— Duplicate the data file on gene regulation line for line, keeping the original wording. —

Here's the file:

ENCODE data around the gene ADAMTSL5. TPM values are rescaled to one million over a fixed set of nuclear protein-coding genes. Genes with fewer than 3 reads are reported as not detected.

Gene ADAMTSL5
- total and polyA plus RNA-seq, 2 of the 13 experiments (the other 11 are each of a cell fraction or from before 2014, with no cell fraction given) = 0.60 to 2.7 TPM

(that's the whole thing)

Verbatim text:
ENCODE data around the gene ADAMTSL5. TPM values are rescaled to one million over a fixed set of nuclear protein-coding genes. Genes with fewer than 3 reads are reported as not detected.

Gene ADAMTSL5
- total and polyA plus RNA-seq, 2 of the 13 experiments (the other 11 are each of a cell fraction or from before 2014, with no cell fraction given) = 0.60 to 2.7 TPM